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Legal World Forced to Deal with AI That Can Pass Law Exams, Write Legislation  

The practical applications of advanced artificial intelligences (AI) are virtually endless, and educators, scholars, lawmakers and even theists are facing an expansive list of questions and concerns around the ethics and legalities of its wide scale implementation.

artificial intelligence 3382507 640 smallIn recent weeks, there have been a number of high-profile examples of how OpenAI’s nascent chatbot, the Generative Pre-Trained Transformer known as ChatGPT, may push the boundaries of nearly every established element of the legal space. In addition to taking and passing a law exam, the technology’s applications span everything from e-discovery to trial law and more and are being thoroughly examined by public and private pundits from every corner of the legal industry. In Massachusetts, state Sen. Barry Finegold cleverly introduced legislation to govern the impressive technology drafted by the tech itself.

From Twitter

Barry Finegold @Barry_Finegold· Jan 26

"Thanks for the assist, @OpenAI! For the full text of my legislation (An Act drafted with the help of ChatGPT to regulate generative artificial intelligence models like ChatGPT), please visit:…. #mapoli #ChatGPT 1/7"

As is often the case, legislative frameworks are forced to adapt to rapidly changing technologies. Now, it seems this process may need to be accelerated as AI is already aggressively being integrated into the status quo. Another example of this is the recent announcement from Ironclad, a digital contracting platform, that it will be using OpenAI technology to complement its existing services.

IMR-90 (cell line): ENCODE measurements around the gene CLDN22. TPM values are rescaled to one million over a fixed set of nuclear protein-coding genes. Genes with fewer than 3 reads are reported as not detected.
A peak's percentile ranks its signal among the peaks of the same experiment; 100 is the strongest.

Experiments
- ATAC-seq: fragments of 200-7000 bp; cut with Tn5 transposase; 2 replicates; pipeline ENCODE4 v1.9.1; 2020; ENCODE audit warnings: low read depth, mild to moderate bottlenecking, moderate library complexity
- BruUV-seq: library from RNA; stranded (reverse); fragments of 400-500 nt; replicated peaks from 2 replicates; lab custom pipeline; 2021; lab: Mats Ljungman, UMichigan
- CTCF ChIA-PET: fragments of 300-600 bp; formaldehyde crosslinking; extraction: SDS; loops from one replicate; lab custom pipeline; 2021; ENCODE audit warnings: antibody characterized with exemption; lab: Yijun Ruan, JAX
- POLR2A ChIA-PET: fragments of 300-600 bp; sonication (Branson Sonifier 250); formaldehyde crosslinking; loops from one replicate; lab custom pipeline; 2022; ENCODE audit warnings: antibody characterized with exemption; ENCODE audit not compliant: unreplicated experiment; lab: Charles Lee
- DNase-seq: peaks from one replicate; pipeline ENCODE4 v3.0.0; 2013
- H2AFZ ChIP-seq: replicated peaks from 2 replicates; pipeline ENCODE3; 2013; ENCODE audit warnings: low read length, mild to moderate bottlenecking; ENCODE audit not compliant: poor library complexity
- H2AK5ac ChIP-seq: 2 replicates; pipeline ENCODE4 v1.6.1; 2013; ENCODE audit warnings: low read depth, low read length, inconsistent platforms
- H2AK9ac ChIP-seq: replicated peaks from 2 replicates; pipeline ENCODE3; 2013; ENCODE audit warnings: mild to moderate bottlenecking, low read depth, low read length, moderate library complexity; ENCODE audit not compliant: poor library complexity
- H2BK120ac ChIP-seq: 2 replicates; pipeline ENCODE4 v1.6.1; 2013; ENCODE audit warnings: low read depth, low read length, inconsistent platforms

“There has been a ‘race for novelty’ in our industry, but Ironclad has always prioritized investing in technology that drives impact and real business results for our customers. After testing GPT3 within Ironclad for several months, it’s clear that this is much more than novelty; it’s a groundbreaking innovation,” according to the platform. “In that spirit, we have been working with OpenAI to put the power of GPT3 to work across our product.”

According to the announcement, that product, which will be called “AI Assist,” is in beta testing. “… AI Assist lets users instantly generate redlines to an entire document. Those redlines–made using generative AI–appear as tracked changes, which allow human users to quickly scan and accept, or reject, those redlines in just a single click,” according to the product description.

The White House also weighed in on the subject with its recent release of the National Artificial Intelligence Research Resource (NAIRR) Task Force report.

The report represents the federal government’s efforts to create a roadmap for how to address the many pressing issues related to artificial intelligence and develop a way to ensure adequate access to the necessary resources needed by those working on its research and development. “AI advances hold tremendous promise for tackling our hardest problems and achieving our greatest aspirations,” said Arati Prabhakar, the policy director for the Office of Science and Technology. “We will only realize this potential when many more kinds of researchers have access to the powerful capabilities that underpin AI advances.”

According to the White House, the NAIRR Task Force was established in the National AI Initiative Act of 2020 and is co-chaired by the White House Office of Science and Technology Policy (OSTP) and the National Science Foundation. It features representation from private entities, academia and the public sector. “OSTP’s work on AI, including the development of an updated National AI R&D Strategic Plan and the Blueprint for an AI Bill of Rights, is intended to maximize its benefits, while ensuring that AI-driven systems do not harm Americans’ rights or freedoms,” said Deputy Assistant to the President and Principal Deputy U.S. Chief Technology Officer Alexander Macgillivray.

Read the AI Bill of Rights here. 


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